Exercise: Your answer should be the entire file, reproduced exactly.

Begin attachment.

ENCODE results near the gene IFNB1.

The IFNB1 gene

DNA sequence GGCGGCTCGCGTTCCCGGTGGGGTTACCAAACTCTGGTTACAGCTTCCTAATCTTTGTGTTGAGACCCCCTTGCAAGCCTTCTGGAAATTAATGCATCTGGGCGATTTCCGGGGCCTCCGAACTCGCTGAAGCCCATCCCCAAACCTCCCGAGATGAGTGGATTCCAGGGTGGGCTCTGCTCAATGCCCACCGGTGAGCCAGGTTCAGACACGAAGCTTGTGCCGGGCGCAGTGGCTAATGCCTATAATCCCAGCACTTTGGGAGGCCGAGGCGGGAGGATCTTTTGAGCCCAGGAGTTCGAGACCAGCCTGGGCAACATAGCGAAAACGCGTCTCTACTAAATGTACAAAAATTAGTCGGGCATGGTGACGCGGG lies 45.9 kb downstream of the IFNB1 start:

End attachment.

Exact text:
ENCODE results near the gene IFNB1.

The IFNB1 gene

DNA sequence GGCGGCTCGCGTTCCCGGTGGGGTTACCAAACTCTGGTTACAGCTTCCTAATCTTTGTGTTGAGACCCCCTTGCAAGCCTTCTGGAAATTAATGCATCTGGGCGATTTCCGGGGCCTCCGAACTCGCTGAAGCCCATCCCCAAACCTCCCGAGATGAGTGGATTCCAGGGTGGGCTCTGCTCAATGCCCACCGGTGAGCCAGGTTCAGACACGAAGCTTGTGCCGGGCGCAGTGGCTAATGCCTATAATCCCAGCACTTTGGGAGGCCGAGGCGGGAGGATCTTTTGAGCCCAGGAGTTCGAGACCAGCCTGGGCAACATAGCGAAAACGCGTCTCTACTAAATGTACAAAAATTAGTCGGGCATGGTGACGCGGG lies 45.9 kb downstream of the IFNB1 start: